Affirmative Action Compliance Review, Department of Labor, 1980
Scope and Contents note
This series, the largest in the collection consisting of thirteen boxes (13 cubic feet) of material, documents Schatz’s activities as Vice President of Academic Affairs. Folders are arranged alphabetically by topic, then by date.
Schatz played a key role in the university’s effort to comply with federal government-mandated affirmative action programs and compliance reviews. Much of the faculty data he gathered was used for such purpose. As a member of the university senior administration, he represented the administration on the Commission on the Status and Needs of Women at Carnegie Mellon established by President Stever in February 1971.
As chair of the Educational Affairs Committee of the Board of Trustees (1971-75), Schatz helped guide decisions affecting tenure, new educational programs, teacher education, curriculum changes, new grading systems, enrollment, and efforts to recruit minority students. He often advised the Board of Trustees on academic matters, student-trustee relationships, and orientation issues. Folders in this series also contain information on student disturbances, particularly their effort to stop construction of Wean Hall by supporting members of the Black Construction Coalition.
Schatz helped to create the university’s first Computation Center and to formulate the policy to govern its use. This center would underpin the computer network proposed by President Stever in 1969. This group of records document via correspondence the relationship between Carnegie Mellon and IBM and Digital Equipment Corporation (DEC), and the deliberations over the purchase of UNIVAC and IBM equipment.
The group of faculty records in this series is quite extensive. In order to respond to compliance reviews, Schatz gathered much of this faculty data, including salary comparisons between men and women at Carnegie Mellon and at peer institutions during the mid-1970s. Most likely this data was also used to write the report for the Middle States Association visit to campus in November 1976. Schatz helped guide the conversion of 12-month salaries to academic year salaries, and coordinated the Scaife grant for faculty upgrade and development. He also chaired the University Committees on Tenure and Non-Tenure Appointments, and the Committee on Student Input to Tenure and Promotion.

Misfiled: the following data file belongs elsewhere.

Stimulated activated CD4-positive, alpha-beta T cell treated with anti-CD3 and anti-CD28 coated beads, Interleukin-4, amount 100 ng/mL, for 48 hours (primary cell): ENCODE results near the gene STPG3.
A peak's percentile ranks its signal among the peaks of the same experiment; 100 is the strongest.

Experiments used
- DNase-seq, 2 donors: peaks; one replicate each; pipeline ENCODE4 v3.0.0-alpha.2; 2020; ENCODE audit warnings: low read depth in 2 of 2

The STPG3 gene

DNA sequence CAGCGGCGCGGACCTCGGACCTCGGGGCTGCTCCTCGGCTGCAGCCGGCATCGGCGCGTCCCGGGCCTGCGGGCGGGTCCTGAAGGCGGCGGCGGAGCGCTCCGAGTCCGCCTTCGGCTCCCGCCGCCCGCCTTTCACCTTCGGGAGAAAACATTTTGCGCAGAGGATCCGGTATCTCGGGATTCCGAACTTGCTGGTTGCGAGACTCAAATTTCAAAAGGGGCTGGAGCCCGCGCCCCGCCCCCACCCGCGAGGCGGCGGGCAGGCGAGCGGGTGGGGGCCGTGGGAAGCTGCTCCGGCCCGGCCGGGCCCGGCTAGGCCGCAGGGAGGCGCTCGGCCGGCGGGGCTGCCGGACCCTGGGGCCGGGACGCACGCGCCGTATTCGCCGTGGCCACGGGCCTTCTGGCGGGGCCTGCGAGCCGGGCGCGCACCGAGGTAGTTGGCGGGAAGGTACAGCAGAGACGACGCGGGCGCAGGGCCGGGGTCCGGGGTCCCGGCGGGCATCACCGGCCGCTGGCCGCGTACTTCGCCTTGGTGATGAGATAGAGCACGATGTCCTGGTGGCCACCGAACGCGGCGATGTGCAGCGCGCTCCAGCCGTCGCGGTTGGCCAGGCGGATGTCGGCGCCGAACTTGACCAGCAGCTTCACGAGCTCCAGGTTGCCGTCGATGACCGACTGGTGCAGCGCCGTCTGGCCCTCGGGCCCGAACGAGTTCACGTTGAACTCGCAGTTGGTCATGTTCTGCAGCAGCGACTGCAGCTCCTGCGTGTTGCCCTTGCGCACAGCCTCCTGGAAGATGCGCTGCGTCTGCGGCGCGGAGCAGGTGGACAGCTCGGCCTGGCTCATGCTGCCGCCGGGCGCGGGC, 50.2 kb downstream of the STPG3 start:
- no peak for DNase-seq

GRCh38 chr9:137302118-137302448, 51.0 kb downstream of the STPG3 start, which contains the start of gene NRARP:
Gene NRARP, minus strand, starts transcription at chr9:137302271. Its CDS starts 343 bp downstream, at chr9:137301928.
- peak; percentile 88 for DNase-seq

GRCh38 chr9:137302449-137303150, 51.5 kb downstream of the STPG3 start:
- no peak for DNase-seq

Several folders in this series represent colleges and departments on campus, namely the formation of the School of Urban and Public Affairs (SUPA), the College of History & Social Sciences, and the Department of Computer Science; the reorganization of the College of Engineering and Science; and building renovations to the College of Fine Arts and its search for a new dean. Files on Hunt Institute document the appointment of directors, the early history of Hunt Library, and the wishes of the Hunt family. Schatz served on a subcommittee to study the future of Margaret Morrison Carnegie College and the professional education of women at the university. Their recommendations led to the decision to phase-out the MMCC program and the college.
The long-range planning files include plans to build and finance a new administrative building (Warner Hall), and conducting master plan studies to evaluate the use and development of land owned by the university. In 1971, Schatz was asked by President Cyert to initiate a series of planning meetings to consider both short- and long-term plans of the university.
Documentation of the work of the MPC Corporation continues in this series, especially the meetings and minutes of the board (1963-81). Schatz served on the board in several capacities during this time: Secretary (1965), Vice-Chairman (1972-73, 1977), and Chairman (1974-77, 1979).
- From the Collection: Schatz, Edward R. , 1921-1996 (Person)
From the Series: 13.0 Cubic feet
From the Series: English
Part of the Carnegie Mellon University Archives Repository
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